The Troika voiced its concern over the ongoing intercommunal violence in different parts of the country.
“We welcome the appointment of three women as Deputy Governors but note with disappointment the failure to ensure 35 percent female representation as stipulated in R-ARCSS. While the national ceasefire has generally held, the level of violence across the country, including conflict caused by defections, is unacceptable.”
“We urge all parties to the Rome process to ensure adherence to the Cessation of Hostilities and pursue political dialogue. We are deeply concerned that violence is exacerbating an already dire humanitarian situation, where 7.2 million people are facing severe levels of food insecurity and more people are in need of assistance than in any year since South Sudan’s independence. We call upon the Government to ensure immediate de-escalation of sub-national conflict and unhindered humanitarian access.”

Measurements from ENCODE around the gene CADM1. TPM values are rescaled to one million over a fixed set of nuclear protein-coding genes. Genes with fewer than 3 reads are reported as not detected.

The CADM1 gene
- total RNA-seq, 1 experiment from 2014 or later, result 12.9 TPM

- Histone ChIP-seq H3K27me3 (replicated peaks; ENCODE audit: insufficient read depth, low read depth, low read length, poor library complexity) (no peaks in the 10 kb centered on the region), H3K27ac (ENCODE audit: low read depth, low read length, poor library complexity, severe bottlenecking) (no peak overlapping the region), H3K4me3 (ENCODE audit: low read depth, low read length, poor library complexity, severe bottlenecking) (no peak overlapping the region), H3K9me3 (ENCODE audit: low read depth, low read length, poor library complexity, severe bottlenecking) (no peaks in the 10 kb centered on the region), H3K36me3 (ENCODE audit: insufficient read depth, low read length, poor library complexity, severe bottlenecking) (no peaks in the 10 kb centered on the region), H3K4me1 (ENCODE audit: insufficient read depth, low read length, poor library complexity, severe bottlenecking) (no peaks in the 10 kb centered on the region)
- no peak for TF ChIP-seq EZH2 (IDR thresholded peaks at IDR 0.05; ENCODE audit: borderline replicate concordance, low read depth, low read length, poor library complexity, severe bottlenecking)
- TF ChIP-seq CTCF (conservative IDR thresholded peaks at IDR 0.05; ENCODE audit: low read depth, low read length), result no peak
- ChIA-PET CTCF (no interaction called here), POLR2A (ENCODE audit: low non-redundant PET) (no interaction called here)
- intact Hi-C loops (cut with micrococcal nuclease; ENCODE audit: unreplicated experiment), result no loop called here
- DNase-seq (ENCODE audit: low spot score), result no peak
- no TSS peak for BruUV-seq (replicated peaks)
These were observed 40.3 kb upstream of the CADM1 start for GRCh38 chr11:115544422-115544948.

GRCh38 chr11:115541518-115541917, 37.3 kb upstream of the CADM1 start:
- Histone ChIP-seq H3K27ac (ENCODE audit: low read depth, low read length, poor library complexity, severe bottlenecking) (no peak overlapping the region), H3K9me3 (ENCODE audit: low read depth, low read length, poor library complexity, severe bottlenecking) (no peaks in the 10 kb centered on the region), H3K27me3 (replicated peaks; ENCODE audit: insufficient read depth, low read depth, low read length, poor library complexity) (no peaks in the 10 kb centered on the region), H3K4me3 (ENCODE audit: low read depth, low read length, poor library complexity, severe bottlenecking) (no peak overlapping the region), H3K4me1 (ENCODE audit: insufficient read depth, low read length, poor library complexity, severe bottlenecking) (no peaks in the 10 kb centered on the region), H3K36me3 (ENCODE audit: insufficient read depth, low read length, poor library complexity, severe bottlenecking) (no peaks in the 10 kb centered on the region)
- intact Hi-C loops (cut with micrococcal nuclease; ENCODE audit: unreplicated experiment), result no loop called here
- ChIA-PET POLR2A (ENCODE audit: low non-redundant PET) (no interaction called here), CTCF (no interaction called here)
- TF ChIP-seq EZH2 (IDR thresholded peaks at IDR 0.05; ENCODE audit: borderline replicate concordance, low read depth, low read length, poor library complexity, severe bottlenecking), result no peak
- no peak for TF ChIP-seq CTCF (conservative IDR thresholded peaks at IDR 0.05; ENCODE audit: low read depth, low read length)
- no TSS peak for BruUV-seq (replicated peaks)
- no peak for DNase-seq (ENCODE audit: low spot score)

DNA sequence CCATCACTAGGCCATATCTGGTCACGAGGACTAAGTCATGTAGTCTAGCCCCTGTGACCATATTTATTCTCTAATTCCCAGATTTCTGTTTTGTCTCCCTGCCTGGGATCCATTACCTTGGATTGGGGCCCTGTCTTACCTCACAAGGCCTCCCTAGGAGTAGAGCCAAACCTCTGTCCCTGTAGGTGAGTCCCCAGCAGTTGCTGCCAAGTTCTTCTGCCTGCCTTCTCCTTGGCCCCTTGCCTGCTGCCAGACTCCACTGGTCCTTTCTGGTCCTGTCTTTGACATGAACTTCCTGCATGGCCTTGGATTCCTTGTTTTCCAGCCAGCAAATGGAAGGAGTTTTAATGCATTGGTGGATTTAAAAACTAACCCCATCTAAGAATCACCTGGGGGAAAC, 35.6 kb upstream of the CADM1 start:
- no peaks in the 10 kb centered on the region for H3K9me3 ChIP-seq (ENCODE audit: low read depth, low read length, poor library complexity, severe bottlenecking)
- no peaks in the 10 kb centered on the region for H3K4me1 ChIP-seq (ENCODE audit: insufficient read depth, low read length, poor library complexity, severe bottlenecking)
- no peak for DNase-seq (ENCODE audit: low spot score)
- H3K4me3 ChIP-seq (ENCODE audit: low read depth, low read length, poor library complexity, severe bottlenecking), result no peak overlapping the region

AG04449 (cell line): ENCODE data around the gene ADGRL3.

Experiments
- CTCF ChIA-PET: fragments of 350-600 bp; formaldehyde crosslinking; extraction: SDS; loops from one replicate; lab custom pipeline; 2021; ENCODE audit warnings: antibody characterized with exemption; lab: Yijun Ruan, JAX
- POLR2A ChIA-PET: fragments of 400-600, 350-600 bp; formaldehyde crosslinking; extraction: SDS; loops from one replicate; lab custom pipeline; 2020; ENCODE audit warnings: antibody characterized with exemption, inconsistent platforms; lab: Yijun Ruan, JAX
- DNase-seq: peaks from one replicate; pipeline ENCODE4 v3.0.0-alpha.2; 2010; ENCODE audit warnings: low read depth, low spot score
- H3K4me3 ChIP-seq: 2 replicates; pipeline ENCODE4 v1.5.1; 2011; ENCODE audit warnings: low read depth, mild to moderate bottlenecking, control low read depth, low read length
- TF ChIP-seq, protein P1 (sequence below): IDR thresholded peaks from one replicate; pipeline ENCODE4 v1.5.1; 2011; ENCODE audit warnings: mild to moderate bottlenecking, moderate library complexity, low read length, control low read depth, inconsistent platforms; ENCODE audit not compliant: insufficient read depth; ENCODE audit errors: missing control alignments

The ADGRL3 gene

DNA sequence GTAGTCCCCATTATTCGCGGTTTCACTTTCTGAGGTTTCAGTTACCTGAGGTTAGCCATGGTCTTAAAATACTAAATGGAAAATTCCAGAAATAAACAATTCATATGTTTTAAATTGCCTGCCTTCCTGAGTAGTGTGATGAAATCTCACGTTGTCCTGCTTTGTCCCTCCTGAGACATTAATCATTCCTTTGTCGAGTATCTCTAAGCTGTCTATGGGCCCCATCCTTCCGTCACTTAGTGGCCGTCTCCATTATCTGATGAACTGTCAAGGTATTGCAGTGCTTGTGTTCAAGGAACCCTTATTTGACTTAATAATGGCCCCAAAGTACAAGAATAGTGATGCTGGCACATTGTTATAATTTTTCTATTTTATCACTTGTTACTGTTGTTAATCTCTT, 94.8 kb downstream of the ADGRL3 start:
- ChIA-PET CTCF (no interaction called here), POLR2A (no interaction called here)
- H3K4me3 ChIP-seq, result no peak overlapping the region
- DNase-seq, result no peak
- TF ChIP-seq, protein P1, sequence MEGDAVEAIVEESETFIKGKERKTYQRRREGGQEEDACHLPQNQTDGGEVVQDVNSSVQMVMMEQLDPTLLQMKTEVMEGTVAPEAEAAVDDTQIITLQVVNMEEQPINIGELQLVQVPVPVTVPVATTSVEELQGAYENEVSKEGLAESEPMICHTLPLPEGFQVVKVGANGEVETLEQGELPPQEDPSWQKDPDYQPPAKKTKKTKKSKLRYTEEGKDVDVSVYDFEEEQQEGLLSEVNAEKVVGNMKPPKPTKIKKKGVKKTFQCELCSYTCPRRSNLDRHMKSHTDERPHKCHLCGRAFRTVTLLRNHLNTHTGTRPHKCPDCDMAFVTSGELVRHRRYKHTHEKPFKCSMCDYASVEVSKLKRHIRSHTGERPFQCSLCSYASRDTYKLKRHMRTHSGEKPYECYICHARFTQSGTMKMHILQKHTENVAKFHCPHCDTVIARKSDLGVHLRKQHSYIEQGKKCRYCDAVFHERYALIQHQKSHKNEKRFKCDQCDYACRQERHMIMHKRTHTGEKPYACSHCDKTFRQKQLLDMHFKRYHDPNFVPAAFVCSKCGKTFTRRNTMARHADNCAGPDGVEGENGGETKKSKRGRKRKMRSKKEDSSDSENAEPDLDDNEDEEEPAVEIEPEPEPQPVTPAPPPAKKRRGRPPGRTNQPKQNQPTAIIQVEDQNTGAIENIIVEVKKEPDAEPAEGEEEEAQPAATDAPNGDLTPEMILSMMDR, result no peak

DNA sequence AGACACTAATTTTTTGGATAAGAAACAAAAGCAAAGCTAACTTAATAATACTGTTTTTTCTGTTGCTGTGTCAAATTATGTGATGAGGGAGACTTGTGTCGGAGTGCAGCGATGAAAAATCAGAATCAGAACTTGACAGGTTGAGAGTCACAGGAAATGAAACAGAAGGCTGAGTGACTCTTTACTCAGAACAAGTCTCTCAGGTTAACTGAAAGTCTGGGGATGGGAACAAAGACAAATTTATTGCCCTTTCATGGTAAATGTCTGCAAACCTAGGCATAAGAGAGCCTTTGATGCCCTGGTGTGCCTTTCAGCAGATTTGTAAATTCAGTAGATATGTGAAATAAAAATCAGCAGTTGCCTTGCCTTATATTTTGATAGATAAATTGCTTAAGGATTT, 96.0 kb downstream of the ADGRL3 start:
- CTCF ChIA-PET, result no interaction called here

“We acknowledge the challenges posed by COVID-19 for the implementation of the R-ARCSS and more generally. We welcome efforts by the Government to respond to a new wave of cases. The Troika will continue to work in partnership to respond to this crisis. We look forward to continuing working in close partnership with the RTGoNU to support the full implementation of the R-ARCSS.”
A UN human rights expert has called on the Federal Bureau of Investigation (FBI) to probe into the killing of American journalist Christopher Allen and hold the perpetrators responsible.